I still have ever single one of those clippings in a very safe spot in a huge photo album. Now I realize how selfish I was, driven by that feeling of trying to find more, to try and understand this person who had been the first "celebrity" who had ever become an unintentional spokesperson for himself and people like us. We we're poor, weird, dysfunctional, unhappy with the present, dreading a future that seemed so distant from that of our parents, and we did not want to go along with it. For once, it felt like it was okay. As I was diagnosed bipolar, it seemed okay because so many other awesome people had been too - including Kurt Cobain. I don't plan to die, but it shows that even the darkest pit of depression, you can emerge and create something better than you feel about yourself. I began to no longer feel ashamed.
Not long after his death, Fender released the guitar design he made himself, the Jagstang -- a hybrid of Fender's Jaguar and Mustang guitars. Being a guitar player, I felt like that was the perfect permanent tribute and it became one of my all time favorite presents from my parents. I picked up the guitar because I wanted to learn Nirvana songs, pausing Nirvana Unplugged, and asking my dad if he could make out that one chord... but I settled for my dad teaching me "Smoke on the Water" and "Stairway to Heaven". Then I taught myself tabs, and I opened the code to play any Nirvana song I liked. The guitar is dusty, protected, and put aside so I could work towards school and a career.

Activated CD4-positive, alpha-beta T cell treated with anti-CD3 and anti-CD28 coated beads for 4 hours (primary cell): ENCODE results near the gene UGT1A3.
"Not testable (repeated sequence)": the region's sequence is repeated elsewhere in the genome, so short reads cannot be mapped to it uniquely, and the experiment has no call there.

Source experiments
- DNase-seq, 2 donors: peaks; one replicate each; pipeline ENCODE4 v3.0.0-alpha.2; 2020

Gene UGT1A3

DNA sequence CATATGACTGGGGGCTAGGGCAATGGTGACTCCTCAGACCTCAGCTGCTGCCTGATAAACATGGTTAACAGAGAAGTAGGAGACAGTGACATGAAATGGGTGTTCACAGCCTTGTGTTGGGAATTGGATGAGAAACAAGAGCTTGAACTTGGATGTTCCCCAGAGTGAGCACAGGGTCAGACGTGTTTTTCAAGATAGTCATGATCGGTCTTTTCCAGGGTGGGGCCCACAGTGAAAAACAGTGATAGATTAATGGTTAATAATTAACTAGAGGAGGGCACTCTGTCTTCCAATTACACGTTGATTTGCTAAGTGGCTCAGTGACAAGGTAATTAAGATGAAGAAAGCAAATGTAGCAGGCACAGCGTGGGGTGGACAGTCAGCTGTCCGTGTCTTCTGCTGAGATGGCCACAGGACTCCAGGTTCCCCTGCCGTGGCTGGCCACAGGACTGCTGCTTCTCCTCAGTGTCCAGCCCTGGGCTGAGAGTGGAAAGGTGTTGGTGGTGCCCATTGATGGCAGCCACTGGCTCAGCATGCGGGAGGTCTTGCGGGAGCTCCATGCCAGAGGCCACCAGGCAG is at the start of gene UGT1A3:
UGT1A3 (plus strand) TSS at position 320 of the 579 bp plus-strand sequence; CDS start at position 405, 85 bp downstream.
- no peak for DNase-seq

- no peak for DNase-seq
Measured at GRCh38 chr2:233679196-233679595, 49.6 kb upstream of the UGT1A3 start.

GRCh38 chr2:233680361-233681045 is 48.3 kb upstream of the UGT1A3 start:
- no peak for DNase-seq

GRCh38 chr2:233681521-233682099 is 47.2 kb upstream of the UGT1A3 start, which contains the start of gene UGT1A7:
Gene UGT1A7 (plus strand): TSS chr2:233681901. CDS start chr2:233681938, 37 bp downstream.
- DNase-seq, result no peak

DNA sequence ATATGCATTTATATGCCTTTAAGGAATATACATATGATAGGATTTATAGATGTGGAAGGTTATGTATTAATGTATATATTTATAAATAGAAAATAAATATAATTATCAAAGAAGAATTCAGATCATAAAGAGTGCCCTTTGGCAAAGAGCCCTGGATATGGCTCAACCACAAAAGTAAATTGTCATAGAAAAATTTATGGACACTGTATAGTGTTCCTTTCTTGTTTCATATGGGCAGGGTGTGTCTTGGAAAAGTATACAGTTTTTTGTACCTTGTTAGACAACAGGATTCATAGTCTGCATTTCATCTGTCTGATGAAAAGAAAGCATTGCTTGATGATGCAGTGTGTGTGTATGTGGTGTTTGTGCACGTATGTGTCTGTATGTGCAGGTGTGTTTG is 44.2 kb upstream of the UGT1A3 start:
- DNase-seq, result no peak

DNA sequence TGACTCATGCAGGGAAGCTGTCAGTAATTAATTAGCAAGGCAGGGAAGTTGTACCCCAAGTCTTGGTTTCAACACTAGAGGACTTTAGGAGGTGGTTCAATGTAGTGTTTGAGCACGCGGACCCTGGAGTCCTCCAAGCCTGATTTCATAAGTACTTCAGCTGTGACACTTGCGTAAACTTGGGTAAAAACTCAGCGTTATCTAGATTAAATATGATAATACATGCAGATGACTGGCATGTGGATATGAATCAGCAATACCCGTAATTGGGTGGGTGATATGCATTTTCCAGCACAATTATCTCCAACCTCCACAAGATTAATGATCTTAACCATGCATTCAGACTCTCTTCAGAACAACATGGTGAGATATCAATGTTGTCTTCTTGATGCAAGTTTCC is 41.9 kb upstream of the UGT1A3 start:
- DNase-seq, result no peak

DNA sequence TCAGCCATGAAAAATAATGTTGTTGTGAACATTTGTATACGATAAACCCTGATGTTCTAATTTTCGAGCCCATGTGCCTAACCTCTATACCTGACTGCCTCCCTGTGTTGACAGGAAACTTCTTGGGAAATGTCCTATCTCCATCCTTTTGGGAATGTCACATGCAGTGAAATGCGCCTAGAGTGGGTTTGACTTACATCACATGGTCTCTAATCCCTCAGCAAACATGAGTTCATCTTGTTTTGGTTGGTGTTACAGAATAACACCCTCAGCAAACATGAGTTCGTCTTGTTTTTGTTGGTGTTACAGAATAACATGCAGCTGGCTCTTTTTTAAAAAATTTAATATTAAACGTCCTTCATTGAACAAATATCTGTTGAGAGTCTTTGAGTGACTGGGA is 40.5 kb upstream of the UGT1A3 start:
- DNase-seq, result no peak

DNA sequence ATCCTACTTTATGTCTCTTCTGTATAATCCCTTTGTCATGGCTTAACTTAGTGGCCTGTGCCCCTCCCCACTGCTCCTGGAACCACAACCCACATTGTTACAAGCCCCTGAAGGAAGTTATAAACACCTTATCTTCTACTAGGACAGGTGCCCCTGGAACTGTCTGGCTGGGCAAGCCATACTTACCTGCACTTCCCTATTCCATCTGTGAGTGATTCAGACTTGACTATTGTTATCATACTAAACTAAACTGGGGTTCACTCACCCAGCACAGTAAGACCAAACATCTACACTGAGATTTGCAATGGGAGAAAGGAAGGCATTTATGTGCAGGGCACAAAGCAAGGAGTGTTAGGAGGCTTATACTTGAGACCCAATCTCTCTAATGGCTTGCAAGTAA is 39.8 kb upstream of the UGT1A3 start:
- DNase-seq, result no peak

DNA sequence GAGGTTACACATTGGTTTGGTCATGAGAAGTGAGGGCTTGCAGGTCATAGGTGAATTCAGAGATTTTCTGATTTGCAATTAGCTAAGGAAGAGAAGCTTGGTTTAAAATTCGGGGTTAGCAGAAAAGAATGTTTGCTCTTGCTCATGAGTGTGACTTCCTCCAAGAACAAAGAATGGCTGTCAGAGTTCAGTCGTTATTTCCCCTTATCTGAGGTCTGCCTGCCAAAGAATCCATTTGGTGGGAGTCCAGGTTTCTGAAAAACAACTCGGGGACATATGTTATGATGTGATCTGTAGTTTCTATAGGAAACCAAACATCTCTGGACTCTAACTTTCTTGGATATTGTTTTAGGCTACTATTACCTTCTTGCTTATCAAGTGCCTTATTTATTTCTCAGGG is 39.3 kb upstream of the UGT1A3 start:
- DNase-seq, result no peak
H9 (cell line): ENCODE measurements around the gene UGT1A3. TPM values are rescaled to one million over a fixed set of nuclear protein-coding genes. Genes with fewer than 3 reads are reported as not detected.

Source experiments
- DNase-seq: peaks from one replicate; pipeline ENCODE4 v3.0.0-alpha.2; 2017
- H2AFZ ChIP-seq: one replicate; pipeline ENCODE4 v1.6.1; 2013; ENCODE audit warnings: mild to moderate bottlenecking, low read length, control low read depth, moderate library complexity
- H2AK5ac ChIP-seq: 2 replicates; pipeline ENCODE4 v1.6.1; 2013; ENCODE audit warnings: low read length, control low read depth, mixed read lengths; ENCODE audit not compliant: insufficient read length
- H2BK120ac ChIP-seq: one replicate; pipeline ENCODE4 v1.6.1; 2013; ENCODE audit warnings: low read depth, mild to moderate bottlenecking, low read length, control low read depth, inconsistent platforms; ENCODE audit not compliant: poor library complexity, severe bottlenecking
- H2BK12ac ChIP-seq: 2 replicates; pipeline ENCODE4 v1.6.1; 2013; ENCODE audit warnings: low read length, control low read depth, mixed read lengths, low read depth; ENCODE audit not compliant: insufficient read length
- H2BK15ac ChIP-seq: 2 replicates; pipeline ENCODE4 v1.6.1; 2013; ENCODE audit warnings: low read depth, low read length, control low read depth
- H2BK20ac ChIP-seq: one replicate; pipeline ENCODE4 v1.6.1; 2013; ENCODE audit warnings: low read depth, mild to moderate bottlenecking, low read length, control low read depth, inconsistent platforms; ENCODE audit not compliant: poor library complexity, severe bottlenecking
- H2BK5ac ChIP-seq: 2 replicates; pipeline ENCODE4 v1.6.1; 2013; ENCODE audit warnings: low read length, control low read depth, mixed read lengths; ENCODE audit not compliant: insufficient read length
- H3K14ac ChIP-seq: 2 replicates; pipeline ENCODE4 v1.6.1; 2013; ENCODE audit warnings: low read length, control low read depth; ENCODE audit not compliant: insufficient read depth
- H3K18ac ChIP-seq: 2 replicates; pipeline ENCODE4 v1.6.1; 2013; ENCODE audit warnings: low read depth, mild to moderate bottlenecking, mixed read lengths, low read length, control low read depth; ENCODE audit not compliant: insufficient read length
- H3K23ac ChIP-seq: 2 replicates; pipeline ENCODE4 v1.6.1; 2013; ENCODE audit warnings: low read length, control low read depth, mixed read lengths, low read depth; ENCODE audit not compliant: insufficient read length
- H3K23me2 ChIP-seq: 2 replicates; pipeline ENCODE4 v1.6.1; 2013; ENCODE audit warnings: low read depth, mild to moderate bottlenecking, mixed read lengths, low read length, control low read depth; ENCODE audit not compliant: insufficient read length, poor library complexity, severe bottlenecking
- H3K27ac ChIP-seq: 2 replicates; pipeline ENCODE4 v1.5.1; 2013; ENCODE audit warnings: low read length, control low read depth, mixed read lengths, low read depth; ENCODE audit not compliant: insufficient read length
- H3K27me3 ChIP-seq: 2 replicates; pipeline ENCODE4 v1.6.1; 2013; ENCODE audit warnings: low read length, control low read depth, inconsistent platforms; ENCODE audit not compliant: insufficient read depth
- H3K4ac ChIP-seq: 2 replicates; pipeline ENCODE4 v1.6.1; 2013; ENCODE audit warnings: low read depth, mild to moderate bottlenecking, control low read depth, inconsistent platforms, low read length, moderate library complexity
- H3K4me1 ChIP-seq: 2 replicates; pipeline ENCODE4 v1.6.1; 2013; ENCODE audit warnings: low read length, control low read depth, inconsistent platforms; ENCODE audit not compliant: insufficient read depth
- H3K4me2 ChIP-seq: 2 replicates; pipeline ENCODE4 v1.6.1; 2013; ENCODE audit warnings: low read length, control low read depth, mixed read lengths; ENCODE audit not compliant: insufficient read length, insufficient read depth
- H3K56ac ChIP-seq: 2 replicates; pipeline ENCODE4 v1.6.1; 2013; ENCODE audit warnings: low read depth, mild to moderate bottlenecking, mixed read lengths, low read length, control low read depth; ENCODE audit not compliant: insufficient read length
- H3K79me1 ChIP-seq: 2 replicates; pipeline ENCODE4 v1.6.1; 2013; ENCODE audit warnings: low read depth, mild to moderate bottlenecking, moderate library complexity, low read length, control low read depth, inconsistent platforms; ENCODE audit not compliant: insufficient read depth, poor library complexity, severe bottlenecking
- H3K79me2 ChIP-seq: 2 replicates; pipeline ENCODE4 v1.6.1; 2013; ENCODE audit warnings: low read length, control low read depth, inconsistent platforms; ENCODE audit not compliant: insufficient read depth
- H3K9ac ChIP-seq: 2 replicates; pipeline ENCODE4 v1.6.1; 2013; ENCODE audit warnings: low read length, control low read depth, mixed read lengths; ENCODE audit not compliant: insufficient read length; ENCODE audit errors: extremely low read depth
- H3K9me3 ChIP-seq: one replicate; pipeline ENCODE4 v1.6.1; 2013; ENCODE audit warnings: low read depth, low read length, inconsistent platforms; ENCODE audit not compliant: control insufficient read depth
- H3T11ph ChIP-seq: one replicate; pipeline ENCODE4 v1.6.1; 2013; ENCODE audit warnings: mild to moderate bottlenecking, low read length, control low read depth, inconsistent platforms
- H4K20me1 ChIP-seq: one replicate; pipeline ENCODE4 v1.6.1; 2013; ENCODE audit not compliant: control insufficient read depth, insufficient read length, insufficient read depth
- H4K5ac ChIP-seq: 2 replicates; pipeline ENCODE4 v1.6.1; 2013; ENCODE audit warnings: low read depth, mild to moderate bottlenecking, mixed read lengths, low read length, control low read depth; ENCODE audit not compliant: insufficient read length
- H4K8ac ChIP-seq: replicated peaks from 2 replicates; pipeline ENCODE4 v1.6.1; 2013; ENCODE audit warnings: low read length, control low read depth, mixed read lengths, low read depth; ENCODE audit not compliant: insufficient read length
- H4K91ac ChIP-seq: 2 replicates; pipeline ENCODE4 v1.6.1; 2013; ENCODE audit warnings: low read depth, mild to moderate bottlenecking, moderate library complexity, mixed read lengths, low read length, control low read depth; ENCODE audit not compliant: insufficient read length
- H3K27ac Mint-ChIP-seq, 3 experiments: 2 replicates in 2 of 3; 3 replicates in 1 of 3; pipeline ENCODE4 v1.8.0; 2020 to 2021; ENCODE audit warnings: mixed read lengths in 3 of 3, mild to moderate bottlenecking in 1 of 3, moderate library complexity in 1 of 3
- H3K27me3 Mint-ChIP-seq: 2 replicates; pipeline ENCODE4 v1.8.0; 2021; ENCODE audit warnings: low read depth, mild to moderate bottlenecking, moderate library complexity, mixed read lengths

Time moved on, Nirvana stayed my favorite band, but I ceased to talk about them as feverishly as I once did. My old friends often ask "You still like Nirvana?" and the answer is of course, I will always love Nirvana. They'll always be my favorite band. But talking about his ghost seemed overkill. Others would spend their lives creating a shrine to his memory, I kept a candle lit, but I needed to make something of my life besides being a die hard fan.
I'd be on a trip to Universal Studios with my boyfriend, and I remember staring in shock as I was eye level with a Kurt Cobain plastic figurine. Kurt Cobain plastic figurines, Kurt Cobain in guitar hero, Kurt Cobain lunch boxes, Kurt Cobain replica shoes... I felt very mixed. I understand some wanting to grab more pieces of a too short puzzle with missing pieces, but I could never bring myself to buy these things. I noticed for the first time, this is what people my age did with people like Jim Morrison, Jimi Hendrix, etc. People who didn't live through Nirvana grabbed onto these things and it was their way for owning a piece of a time they came after.